Law School Case Brief
Schering Corp. v. Geneva Pharm., Inc. - 339 F.3d 1373 (Fed. Cir. 2003)
A patent is invalid for anticipation if a single prior art reference discloses each and every limitation of the claimed invention. Moreover, a prior art reference may anticipate without disclosing a feature of the claimed invention if that missing characteristic is necessarily present, or inherent, in the single anticipating reference.
The prior art '233 patent covered the antihistamine loratadine. Claims 1 and 3 of the '716 patent covered a metabolite of loratadine, descarboethoxyloratadine (DCL). The summary judgment evidence showed that DCL inevitably formed from loratadine in the human body. The competitors sought to market generic versions of loratadine once the '233 patent expired. The district court construed claims 1 and 3 of the '716 patent to cover DCL in all its forms, including forms metabolized within the human body. It found that while the '233 patent did not expressly disclose DCL and did not refer to metabolites of loratadine, the '233 patent anticipated claims 1 and 3 of the '716 patent under 35 U.S.C.S. § 102(b).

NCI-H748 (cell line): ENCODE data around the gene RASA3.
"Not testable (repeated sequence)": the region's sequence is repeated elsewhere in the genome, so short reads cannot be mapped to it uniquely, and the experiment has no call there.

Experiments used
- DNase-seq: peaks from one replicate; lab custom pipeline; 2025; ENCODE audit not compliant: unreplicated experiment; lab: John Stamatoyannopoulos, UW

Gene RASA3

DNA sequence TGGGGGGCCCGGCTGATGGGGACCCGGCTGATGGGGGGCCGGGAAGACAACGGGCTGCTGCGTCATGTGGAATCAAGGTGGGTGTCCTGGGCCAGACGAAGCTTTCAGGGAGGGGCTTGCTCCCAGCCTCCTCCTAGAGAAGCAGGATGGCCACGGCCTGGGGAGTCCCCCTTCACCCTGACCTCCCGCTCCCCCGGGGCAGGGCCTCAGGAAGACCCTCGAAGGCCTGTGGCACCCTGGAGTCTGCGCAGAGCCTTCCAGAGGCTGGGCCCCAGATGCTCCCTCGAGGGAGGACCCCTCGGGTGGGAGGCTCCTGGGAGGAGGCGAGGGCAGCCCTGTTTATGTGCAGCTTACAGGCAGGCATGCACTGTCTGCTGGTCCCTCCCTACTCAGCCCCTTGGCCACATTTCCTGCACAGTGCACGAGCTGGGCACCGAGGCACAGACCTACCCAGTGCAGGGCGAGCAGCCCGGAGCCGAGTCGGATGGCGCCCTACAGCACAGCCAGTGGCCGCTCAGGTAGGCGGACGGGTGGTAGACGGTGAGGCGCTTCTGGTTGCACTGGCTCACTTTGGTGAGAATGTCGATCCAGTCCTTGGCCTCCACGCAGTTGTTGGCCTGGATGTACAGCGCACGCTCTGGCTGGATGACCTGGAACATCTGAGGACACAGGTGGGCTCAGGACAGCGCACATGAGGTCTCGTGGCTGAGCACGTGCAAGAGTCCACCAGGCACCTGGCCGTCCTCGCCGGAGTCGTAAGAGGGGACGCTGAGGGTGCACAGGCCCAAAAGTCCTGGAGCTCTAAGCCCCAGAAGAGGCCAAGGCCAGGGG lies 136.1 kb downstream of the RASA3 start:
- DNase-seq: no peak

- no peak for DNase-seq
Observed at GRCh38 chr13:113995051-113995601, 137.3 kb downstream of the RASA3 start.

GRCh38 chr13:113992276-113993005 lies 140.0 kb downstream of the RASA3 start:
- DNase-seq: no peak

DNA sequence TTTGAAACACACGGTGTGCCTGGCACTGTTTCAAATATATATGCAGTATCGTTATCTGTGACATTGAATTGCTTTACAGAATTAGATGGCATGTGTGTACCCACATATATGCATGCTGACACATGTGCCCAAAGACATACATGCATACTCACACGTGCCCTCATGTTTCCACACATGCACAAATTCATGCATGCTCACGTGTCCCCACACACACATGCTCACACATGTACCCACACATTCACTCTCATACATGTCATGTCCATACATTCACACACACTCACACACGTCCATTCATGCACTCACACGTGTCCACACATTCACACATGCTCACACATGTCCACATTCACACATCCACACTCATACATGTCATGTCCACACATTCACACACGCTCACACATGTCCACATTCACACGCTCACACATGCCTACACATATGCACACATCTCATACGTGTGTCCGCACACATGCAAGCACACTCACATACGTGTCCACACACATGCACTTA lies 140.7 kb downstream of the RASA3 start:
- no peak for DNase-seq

Did the district court err in ruling that that claims 1 and 3 of the '716 patent were invalid as anticipated by the '233 patent, which had expired?
The district court did not err in finding that the '233 patent discloses administering loratadine to a patient, and that DCL forms as a natural result of that administration. The district court correctly concluded that DCL is inherent in the prior art. Without any genuine issues of material fact, the district court correctly granted summary judgment that claims 1 and 3 are invalid as anticipated by the '233 patent.
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